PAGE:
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11-09-2012 | Article

Public invited to vote on healthcare innovations

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medwireNews: The US Department of Health and Human Services (HHS) is inviting the general public to cast ballots for one of six ideas proposed by its employees who answered the agency's HHSinnovates challenge.

The program, part of the HHS Open Government initiative, "recognizes and rewards good ideas and facilitates the exchange of innovations throughout the Department and beyond," said HHS Secretary Kathleen Sebelius in a statement.

Twice each year, HHS is invited to submit ideas it believes can help address some of the most intractable problems in healthcare. HHS staff members vote online for their favorite ideas, and the HHS Secretary picks from the top prospects.

This year, the agency has added a "People's Choice" award, inviting the US public to go online and select the idea they like best.

The finalists, winnowed down from a pool of 60 entries, are: a 100K Pathogen Genome project; a National Institute of Allergy and Infectious Diseases (NIAID) Exchange; an Online Food Handler Training Project; a Coal Dust Explosibility Meter; a National Health Services Corps Job Centre (a clearing house for health jobs); and National Institutes of Health (NIH) Research Portfolio Online Reporting Tools (online database of NIH-funded research).

The proposed 100K Pathogen Genome project is a program to sequence the genome of approximately 100,000 strains of important food-borne pathogens. The results would be freely available at the NIH National Center for Biotechnology Information.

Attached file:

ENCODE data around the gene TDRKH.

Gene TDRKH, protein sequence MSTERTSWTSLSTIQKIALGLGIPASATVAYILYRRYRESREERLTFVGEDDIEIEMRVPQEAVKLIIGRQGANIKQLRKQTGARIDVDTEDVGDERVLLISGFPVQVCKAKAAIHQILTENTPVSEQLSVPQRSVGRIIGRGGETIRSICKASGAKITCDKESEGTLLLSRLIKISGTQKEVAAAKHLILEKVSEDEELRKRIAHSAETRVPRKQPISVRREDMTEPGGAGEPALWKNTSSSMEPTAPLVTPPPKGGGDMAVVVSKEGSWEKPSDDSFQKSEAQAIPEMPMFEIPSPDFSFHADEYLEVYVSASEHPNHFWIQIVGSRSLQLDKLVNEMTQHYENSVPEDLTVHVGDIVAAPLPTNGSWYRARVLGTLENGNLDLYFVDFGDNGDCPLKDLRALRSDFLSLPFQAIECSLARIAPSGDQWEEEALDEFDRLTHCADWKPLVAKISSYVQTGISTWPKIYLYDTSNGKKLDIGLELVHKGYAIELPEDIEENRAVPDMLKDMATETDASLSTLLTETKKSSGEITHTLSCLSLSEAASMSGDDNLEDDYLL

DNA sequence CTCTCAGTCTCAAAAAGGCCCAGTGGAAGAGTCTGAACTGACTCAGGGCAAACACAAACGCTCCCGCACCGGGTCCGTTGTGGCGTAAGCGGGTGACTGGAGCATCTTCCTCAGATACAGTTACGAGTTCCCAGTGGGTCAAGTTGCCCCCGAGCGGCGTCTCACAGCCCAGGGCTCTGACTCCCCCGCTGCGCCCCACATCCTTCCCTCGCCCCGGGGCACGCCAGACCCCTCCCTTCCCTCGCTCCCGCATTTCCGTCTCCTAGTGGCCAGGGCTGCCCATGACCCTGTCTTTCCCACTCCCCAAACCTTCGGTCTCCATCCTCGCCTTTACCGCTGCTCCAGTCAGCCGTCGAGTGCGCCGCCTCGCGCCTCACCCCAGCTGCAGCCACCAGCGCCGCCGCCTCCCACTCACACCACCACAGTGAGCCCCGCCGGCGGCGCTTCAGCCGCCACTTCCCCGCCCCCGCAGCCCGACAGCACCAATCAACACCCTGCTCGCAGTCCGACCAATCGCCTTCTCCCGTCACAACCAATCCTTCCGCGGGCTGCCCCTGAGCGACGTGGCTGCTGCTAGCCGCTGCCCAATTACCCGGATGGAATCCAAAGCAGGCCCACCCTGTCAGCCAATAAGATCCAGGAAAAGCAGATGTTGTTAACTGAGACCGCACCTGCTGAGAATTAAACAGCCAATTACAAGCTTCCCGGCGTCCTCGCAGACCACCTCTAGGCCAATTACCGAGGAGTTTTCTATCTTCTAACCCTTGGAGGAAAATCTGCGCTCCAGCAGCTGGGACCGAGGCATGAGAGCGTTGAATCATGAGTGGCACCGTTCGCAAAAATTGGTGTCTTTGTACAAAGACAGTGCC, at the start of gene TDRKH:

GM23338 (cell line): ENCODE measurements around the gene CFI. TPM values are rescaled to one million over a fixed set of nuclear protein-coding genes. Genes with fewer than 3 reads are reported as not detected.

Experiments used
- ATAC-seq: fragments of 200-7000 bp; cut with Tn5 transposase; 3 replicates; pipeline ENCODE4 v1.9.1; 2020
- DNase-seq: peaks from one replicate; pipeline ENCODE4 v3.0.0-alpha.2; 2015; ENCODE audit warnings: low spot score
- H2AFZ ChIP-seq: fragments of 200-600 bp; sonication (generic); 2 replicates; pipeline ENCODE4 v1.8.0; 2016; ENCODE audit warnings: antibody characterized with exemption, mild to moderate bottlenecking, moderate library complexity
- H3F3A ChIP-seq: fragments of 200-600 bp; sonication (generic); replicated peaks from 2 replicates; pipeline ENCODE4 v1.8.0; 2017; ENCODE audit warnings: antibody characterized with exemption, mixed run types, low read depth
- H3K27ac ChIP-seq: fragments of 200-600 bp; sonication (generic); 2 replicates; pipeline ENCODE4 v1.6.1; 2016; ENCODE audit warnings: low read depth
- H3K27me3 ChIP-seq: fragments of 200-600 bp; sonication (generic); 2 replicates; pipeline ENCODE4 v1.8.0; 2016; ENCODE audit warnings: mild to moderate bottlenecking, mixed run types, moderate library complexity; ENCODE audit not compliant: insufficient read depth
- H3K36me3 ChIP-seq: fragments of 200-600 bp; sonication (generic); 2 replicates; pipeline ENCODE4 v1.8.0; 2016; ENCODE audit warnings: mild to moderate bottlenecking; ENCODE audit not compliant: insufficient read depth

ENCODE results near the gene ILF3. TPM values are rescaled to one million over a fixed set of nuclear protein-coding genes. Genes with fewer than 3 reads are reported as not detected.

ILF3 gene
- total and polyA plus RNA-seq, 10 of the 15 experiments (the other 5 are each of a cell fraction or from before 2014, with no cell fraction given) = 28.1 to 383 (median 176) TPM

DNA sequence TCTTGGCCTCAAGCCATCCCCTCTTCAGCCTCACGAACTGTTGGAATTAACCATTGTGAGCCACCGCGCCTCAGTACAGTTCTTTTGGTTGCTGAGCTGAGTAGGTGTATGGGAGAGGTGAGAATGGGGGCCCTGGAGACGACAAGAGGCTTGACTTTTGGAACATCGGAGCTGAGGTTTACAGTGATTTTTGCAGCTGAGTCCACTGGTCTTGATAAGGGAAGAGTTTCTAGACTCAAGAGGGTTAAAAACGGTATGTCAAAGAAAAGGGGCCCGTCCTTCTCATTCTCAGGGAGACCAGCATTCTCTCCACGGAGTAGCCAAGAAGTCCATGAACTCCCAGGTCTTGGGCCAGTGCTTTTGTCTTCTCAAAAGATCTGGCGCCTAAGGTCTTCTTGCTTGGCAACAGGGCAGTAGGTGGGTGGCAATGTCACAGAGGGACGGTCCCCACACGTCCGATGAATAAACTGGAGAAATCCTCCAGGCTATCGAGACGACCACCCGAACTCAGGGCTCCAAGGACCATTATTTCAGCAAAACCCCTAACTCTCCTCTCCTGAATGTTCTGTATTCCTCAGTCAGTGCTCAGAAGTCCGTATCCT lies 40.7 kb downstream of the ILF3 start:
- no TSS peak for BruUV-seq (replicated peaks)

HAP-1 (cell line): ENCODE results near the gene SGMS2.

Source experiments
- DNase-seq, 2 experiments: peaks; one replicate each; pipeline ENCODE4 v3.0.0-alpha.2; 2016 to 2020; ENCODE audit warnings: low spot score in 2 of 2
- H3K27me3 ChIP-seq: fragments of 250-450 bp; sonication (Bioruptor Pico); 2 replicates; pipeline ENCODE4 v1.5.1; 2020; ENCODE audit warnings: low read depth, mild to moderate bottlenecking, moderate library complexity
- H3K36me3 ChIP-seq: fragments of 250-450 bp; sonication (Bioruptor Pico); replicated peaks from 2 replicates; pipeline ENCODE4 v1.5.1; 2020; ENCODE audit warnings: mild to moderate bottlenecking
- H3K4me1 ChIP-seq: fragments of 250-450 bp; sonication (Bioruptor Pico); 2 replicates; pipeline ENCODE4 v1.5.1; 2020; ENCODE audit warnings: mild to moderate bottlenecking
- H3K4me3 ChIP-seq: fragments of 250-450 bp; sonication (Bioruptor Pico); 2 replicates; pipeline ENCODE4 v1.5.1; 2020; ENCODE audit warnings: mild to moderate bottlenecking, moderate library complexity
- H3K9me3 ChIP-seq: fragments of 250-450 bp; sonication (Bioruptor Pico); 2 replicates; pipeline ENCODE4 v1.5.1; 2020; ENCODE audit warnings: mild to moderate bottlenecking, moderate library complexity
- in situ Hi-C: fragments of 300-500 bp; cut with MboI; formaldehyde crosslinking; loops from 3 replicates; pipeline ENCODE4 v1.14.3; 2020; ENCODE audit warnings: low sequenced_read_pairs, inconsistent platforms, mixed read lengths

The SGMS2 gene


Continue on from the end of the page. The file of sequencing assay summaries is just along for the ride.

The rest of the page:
The NIAID exchange, meanwhile, is a government "swap meet" for various government agents to exchange scientific and office equipment and supplies, and so cut back on duplicate purchasing. The program has so far saved the NIAID more than $ 30,000 since it was implemented in January of this year.

The online food handler project was developed by the Albuquerque Area Indian Health Service and involves a 1-hour training video and 20-question quiz, with a score of 70% or higher entitling the student to a food handler certificate.

In association with industry and commercial partners, the Centers for Disease Control and Prevention's National Institute of Occupational Safety and Health developed the coal-dust meter, which gives real-time readings about the potential for combustible coal dust in the ambient atmosphere of coal mines. More than 200 devices are currently in use in mines throughout the USA.

By Neil Osterweil, medwireNews reporter